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Planned Parenthood: 'Kasich is terrible for women's health'

Fresh of a second-place finish in New Hampshire, Kasich is expected to sign a bill defunding Planned Parenthood in Ohio.
John Kasich poses for a picture with a supporter during a campaign event in Mount Pleasant, S.C., Feb. 10, 2016. (Photo by Chris Keane/Reuters)
John Kasich poses for a picture with a supporter during a campaign event in Mount Pleasant, S.C., Feb. 10, 2016.

Ohio Gov. John Kasich has been touted as the moderate alternative to more conservative and firebrand Republican presidential candidates, but Planned Parenthood begs to differ.  

On Wednesday, just after a bill cutting off $1.3 million in funding for Planned Parenthood was sent to Kasich's desk, Planned Parenthood Advocates of Ohio launched digital advertisements against him. According to the group, the "five-figure ad buy" includes a video to be placed on Facebook and across Ohio news sites. 

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“The secret is out: John Kasich is terrible for women’s health," Dawn Laguens, Vice President of the Planned Parenthood Action Fund, said in a statement. "He knows that his attacks on women’s health are unpopular -- that’s why he never talks about them on the campaign trail. But as the Governor of Ohio, John Kasich has done everything within his power to ban access to safe, legal abortion and basic care at Planned Parenthood health centers."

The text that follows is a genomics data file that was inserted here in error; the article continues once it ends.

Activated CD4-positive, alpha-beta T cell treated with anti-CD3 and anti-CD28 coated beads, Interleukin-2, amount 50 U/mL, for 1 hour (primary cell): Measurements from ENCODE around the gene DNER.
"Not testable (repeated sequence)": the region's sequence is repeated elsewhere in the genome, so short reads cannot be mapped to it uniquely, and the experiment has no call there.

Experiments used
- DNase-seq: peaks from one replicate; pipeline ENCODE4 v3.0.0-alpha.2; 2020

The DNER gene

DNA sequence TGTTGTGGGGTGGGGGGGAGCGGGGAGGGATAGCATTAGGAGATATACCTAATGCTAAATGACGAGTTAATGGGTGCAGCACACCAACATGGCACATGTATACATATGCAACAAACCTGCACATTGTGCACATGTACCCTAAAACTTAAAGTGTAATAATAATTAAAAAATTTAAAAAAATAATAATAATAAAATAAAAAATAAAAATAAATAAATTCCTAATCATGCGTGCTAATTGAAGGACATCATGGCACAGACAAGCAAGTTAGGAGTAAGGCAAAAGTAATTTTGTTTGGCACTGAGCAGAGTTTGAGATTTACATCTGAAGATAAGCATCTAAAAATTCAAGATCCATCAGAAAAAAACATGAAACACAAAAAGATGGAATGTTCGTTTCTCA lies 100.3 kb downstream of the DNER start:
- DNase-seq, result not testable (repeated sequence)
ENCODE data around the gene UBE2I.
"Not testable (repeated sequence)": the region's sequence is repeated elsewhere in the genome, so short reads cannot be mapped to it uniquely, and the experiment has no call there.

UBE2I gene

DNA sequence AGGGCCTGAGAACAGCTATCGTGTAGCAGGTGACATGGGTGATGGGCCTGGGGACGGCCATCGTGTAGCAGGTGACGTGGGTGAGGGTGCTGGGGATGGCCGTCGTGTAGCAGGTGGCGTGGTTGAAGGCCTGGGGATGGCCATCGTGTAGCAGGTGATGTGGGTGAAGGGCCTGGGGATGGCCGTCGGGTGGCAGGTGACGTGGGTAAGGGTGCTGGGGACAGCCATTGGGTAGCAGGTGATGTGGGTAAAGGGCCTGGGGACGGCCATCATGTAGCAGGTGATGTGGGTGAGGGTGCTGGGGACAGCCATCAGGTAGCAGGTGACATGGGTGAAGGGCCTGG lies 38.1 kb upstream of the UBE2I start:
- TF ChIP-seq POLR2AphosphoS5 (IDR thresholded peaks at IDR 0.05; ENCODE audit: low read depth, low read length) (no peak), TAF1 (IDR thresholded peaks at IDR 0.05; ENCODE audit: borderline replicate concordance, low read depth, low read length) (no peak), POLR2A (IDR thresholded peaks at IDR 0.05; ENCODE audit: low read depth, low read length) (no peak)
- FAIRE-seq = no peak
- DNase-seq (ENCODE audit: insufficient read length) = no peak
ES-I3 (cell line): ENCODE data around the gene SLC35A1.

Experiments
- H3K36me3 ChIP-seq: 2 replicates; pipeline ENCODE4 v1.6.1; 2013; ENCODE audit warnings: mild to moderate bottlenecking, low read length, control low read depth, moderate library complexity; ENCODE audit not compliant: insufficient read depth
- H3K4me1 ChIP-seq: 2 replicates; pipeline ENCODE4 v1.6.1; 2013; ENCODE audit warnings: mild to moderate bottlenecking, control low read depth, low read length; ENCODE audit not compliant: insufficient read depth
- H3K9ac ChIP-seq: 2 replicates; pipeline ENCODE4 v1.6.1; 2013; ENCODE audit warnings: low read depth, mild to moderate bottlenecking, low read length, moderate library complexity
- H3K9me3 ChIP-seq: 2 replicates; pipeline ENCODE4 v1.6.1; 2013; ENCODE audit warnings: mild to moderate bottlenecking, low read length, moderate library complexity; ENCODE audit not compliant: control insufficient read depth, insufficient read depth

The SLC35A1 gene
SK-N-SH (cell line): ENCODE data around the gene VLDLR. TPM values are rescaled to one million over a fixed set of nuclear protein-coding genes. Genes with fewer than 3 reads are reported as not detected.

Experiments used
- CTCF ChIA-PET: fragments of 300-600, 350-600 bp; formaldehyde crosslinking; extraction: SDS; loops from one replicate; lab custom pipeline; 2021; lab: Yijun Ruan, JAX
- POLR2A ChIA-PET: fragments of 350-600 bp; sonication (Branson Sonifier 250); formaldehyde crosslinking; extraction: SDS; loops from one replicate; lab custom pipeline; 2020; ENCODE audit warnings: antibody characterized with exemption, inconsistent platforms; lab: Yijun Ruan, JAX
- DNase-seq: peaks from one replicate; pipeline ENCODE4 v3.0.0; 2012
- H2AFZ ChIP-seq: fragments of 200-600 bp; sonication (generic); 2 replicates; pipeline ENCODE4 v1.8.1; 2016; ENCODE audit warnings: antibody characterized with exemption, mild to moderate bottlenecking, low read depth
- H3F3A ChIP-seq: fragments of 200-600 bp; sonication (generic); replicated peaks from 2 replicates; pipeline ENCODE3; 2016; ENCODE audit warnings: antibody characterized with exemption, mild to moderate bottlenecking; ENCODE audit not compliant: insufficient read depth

Kasich is expected to sign the bill before him, having already signed a budget in 2013 that reduced Planned Parenthood funding. The organization says targets of the bill just passed by the legislature include a "Healthy Moms, Healthy Babies" program to reduce infant mortality, as well as HIV testing and domestic violence prevention programs. 

The governor has already signed at least sixteen anti-abortion measures into law since taking office in 2011. In that time, half of the state's abortion clinics have ceased providing those services, some because of regulations targeting abortion providers with which they have been unable to comply. Another restriction barred rape crisis counselors from discussing abortion with patients. Asked about that measure in an interview with the editorial board of the Cleveland Plain Dealer, Kasich said, "We certainly want to care. I actually believe in the exception of rape, incest, and life of the mother. Okay? But look, at the end of the day, I’m going to do what I think is a pro-life — you know, looking, being in a position of being pro-life."  Mike Gonidakis, president of Ohio Right to Life, told FiveThirtyEight, "We’ve never had a governor in my lifetime that was laser-focused on the issue of life like John Kasich is today." 

But while campaigning for president, Kasich has sounded far more conciliatory on the issue.  “Obviously it’s the law of the land now,” Kasich said at a town hall meeting, “and we live with the law of the land.” He told CNN in August that Republicans "focus too much on just one issue." The comments have angered and puzzled conservatives. With the new bill, Kasich now has a chance to show them where he stands, just as he heads to the more socially conservative South Carolina.